:18:46.:18:49.

strikes to protect the Kurds. If that is the case, can he say so

:18:50.:18:56.

clearly now? If there was a direct threat to British national

:18:57.:18:59.

interests, or in the case of Libya when we had to react rapidly to

:19:00.:19:03.

prevent a catastrophe, we reserve the right to act immediately and

:19:04.:19:09.

inform the House of Commons afterwards. You have seen what the

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British government has done to date and I am listening carefully to the

:19:14.:19:16.

views of honourable members in this debate. The MP you saw was John

:19:17.:19:23.

Woodcock and he joins me now from outside Parliament. You heard David

:19:24.:19:29.

Cameron say yesterday that he is not ruling anything out when it comes to

:19:30.:19:34.

air strikes, do you think he should go further and send British planes

:19:35.:19:40.

and bonds above Iraq? Let's consider what is happening here. You have a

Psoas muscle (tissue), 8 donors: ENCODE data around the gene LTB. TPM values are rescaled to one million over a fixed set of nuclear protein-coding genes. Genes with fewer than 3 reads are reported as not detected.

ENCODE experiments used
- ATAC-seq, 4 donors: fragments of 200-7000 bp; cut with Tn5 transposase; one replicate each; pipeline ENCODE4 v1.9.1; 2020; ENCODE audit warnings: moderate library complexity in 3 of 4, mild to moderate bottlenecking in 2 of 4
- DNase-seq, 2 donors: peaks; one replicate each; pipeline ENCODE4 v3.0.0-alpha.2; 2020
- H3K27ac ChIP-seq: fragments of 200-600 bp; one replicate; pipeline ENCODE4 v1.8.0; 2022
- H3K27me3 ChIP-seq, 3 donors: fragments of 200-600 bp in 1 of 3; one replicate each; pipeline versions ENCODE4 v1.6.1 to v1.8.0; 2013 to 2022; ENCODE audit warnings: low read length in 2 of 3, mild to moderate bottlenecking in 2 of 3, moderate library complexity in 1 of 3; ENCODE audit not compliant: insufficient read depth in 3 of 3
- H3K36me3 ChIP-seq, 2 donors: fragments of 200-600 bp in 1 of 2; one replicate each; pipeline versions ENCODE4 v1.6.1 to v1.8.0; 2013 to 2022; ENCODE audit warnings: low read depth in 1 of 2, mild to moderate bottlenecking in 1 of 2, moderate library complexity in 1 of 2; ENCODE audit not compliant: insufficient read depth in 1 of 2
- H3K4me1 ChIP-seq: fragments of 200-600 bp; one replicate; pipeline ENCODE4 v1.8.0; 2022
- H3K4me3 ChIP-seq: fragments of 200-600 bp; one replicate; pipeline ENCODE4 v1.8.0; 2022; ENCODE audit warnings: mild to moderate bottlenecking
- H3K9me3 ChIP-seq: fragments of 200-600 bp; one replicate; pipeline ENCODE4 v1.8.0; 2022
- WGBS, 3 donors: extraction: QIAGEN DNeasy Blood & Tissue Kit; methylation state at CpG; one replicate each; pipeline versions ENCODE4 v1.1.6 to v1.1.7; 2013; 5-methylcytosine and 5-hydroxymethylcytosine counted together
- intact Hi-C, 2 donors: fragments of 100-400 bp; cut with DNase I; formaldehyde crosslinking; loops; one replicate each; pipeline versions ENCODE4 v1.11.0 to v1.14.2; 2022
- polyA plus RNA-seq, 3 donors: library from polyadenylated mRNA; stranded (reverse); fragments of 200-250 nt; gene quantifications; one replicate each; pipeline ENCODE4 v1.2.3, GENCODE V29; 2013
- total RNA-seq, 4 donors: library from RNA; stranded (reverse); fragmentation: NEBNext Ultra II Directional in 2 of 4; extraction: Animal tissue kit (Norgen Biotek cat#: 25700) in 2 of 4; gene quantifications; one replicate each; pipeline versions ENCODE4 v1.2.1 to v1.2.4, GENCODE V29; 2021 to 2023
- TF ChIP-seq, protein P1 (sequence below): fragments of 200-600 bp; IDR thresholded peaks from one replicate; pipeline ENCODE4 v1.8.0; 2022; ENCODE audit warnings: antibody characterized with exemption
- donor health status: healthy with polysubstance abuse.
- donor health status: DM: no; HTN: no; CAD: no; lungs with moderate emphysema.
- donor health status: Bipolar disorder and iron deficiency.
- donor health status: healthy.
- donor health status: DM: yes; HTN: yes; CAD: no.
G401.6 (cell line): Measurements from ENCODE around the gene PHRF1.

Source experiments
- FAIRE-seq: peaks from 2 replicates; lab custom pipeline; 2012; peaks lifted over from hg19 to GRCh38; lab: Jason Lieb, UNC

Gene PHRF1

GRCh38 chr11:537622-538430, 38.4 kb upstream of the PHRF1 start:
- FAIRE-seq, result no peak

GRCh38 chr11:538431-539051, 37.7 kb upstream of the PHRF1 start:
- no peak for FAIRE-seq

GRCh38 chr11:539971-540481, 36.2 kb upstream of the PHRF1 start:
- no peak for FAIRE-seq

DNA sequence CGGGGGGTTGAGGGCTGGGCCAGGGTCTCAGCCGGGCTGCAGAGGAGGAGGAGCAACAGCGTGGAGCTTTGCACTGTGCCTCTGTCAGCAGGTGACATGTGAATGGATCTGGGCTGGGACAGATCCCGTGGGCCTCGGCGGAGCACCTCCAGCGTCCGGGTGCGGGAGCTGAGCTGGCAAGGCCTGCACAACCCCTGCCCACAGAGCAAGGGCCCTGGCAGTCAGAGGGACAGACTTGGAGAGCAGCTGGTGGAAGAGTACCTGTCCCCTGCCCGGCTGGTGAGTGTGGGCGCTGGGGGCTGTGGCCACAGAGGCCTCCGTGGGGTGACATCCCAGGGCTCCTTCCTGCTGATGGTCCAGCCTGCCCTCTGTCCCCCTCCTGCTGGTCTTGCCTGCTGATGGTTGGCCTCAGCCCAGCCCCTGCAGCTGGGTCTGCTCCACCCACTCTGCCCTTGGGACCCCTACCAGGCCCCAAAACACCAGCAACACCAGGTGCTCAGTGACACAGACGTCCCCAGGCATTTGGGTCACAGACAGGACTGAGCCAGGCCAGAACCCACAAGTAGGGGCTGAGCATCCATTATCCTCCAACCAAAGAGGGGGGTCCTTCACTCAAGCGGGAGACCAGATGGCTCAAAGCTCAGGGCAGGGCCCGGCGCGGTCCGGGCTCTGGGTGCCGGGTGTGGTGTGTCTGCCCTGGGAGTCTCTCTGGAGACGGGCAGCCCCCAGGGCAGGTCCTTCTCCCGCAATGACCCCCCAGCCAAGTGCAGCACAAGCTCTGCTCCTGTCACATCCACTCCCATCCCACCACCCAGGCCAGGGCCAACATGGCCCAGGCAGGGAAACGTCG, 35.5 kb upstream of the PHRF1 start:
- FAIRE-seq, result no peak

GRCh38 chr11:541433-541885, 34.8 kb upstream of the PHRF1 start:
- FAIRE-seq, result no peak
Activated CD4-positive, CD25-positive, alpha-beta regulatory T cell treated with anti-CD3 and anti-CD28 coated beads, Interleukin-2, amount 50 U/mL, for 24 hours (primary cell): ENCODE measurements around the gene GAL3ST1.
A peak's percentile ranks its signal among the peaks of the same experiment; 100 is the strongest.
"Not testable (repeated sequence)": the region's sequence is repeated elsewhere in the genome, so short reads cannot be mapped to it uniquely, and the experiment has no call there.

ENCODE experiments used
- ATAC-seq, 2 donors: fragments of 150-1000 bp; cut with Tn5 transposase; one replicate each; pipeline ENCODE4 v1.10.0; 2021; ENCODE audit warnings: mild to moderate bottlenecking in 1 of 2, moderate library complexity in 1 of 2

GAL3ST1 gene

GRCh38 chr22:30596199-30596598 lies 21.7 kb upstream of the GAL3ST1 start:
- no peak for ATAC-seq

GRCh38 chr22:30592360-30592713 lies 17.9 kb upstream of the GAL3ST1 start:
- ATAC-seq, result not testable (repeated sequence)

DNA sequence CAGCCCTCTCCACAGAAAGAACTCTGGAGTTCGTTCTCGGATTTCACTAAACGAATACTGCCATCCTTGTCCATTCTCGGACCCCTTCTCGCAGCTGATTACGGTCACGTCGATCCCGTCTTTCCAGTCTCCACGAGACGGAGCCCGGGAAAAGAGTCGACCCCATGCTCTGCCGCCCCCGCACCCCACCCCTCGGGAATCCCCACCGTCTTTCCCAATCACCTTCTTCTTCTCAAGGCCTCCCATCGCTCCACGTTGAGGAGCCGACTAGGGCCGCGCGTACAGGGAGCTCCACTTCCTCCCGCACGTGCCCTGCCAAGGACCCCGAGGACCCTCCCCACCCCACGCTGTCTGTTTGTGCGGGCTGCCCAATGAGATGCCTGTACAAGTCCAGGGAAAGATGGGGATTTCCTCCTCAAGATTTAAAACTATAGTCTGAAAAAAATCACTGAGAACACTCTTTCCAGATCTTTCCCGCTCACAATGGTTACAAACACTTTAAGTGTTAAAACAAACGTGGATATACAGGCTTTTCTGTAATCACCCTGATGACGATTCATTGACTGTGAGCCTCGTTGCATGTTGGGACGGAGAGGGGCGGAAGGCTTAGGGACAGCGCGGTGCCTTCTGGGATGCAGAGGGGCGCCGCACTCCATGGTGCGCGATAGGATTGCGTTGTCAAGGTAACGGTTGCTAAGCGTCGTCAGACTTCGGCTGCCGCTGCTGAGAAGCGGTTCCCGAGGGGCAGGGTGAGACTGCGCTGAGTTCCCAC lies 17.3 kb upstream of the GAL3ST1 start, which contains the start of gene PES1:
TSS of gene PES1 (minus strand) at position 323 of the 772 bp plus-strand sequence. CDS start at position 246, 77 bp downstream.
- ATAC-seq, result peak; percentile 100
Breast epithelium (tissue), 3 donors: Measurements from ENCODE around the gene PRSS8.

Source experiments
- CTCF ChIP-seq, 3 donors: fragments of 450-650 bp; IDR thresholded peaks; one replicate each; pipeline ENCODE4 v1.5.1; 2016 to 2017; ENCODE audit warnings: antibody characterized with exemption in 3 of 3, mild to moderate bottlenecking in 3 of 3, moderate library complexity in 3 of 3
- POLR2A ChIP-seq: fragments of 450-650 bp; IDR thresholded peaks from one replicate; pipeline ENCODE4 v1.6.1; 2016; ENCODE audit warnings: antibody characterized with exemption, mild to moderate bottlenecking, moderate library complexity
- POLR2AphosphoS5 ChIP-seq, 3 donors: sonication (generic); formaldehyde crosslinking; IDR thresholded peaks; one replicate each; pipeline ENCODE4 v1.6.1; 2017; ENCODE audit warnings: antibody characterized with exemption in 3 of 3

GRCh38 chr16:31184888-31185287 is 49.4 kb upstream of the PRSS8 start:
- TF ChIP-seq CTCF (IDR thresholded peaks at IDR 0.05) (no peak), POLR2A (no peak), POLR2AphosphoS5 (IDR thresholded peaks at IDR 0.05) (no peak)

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humanitarian crisis that has not gone away in Syria and Iraq, it is

:19:46.:19:53.

getting worse and the weather is set to change. The Prime Minister talks

:19:54.:20:01.

about acting if there is a direct threat to our interests. The rise of

:20:02.:20:06.

these extremists, the Islamic State, will threaten our interests.

:20:07.:20:11.

The idea that they will get a lasting foothold in the Middle East

:20:12.:20:18.

is a real threat to our own borders, the prospect of sending back

:20:19.:20:24.

terrorists who will be intent on hitting British civilians, it

:20:25.:20:29.

doesn't seem right... On the one hand you have the Foreign Secretary

:20:30.:20:34.

saying other nations need to step up, we cannot leave it to the

:20:35.:20:40.

Americans all alone, and yet that is our position at present. We are not

:20:41.:20:45.

part of the military action. We are involved in various other things